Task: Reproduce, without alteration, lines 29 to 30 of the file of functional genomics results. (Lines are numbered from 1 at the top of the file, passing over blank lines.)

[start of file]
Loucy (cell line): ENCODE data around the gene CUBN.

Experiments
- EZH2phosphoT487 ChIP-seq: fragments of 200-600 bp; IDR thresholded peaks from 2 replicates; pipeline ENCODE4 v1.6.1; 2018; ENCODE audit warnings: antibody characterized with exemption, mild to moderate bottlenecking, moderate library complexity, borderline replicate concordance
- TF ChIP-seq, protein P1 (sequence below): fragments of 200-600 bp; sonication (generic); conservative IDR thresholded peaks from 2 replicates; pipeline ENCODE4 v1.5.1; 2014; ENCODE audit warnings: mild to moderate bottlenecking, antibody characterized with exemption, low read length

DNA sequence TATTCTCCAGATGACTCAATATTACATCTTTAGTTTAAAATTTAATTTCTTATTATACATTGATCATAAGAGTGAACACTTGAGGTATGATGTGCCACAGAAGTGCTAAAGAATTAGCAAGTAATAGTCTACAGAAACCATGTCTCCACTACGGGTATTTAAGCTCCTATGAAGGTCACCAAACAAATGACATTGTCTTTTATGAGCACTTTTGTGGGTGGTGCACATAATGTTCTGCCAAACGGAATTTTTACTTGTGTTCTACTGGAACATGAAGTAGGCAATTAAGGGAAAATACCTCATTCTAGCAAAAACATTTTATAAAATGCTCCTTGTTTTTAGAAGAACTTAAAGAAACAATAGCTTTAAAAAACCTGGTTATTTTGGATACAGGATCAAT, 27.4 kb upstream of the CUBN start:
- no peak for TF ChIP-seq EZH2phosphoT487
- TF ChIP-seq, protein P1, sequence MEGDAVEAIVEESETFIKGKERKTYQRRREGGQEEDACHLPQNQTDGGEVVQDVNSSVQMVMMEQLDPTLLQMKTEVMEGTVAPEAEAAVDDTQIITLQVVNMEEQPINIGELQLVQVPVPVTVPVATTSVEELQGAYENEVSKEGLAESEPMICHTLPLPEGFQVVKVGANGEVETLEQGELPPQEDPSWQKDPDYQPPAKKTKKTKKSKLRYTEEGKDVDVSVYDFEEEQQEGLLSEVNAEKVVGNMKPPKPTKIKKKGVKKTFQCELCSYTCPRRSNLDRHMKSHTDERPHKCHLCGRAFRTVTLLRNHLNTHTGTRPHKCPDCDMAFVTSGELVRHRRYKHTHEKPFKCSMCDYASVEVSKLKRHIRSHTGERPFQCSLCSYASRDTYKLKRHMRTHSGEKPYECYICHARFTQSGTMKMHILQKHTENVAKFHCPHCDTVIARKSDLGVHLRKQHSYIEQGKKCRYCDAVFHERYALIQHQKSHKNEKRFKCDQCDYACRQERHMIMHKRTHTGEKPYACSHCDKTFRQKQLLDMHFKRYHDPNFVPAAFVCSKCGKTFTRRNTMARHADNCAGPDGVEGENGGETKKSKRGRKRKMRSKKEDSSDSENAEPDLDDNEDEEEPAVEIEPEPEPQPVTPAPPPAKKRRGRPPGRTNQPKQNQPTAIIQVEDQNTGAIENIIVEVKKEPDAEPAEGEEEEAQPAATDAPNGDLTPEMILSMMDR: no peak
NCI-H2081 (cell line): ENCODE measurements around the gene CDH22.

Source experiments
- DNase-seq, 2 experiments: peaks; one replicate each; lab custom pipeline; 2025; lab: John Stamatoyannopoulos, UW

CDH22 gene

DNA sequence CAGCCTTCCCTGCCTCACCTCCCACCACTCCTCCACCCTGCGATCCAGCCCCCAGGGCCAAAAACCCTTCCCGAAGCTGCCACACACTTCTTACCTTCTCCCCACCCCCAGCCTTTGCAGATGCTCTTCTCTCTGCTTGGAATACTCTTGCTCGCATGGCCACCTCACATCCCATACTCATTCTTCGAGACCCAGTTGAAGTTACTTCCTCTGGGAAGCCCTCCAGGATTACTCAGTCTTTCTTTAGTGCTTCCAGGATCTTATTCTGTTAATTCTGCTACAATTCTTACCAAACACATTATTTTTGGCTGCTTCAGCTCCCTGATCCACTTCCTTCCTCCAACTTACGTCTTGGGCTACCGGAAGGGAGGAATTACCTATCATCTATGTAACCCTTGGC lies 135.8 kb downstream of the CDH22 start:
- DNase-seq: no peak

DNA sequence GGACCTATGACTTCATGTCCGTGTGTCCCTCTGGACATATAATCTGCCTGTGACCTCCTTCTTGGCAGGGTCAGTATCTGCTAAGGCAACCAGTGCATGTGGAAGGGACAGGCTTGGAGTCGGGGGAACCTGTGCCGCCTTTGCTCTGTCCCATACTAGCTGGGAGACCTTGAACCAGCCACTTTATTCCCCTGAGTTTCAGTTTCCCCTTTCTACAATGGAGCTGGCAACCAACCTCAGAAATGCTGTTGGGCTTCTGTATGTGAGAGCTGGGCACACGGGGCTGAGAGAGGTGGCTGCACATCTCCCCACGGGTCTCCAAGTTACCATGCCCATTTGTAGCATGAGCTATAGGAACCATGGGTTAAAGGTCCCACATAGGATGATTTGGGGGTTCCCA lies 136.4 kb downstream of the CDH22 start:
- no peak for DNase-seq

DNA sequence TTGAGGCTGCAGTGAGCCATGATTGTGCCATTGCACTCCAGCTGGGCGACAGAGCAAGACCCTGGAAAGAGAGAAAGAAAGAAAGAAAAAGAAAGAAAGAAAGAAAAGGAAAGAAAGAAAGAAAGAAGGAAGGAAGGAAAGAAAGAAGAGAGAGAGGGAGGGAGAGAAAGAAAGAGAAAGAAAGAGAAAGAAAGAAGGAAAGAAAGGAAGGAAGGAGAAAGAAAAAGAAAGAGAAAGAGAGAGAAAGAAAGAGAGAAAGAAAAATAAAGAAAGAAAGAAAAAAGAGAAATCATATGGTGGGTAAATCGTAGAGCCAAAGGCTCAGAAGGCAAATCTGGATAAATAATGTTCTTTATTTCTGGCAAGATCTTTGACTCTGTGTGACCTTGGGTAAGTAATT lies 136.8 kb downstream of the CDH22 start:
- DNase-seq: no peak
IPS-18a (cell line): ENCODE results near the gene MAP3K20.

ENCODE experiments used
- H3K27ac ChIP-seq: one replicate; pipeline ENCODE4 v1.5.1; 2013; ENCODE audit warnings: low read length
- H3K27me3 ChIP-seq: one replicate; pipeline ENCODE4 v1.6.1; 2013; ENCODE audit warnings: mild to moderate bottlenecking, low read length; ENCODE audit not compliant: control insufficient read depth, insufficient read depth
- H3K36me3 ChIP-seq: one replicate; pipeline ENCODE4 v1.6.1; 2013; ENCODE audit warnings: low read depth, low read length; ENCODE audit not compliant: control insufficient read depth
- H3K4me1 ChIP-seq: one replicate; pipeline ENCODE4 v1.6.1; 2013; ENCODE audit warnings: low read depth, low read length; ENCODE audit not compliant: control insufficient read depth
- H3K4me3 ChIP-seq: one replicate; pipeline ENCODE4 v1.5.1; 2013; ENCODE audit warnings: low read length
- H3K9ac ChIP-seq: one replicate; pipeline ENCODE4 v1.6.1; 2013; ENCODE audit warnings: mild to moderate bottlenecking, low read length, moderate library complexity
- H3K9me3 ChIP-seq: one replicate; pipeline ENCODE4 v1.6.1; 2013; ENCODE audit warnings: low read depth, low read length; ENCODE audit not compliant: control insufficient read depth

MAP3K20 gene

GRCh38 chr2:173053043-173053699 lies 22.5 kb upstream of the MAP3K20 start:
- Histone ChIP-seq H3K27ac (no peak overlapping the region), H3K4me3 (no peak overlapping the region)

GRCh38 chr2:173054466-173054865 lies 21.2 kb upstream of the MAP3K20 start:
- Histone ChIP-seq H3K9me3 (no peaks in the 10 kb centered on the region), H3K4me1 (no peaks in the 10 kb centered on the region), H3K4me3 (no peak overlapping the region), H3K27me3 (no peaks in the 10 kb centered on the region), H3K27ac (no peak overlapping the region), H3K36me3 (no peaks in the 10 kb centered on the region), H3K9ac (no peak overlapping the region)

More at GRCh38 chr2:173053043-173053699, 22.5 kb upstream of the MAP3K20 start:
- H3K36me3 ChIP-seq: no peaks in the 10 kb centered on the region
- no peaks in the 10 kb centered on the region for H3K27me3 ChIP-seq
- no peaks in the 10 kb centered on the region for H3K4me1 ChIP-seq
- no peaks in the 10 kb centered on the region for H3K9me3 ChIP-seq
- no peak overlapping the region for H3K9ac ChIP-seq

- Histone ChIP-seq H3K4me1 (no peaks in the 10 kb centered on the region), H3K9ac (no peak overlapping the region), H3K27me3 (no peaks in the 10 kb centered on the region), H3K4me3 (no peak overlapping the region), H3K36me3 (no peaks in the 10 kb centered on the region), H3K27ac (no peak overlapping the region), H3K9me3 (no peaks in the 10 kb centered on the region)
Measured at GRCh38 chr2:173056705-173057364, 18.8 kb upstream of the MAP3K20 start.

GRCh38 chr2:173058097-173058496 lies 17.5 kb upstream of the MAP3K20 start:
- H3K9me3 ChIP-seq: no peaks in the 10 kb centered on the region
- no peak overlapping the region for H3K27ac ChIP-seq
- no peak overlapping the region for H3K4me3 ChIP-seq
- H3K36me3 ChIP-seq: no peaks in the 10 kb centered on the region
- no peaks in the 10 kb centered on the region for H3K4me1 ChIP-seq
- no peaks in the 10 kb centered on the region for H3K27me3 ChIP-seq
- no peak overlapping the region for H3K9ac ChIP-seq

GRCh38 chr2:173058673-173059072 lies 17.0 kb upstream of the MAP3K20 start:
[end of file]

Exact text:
- Histone ChIP-seq H3K27ac (no peak overlapping the region), H3K4me3 (no peak overlapping the region)

GRCh38 chr2:173054466-173054865 lies 21.2 kb upstream of the MAP3K20 start: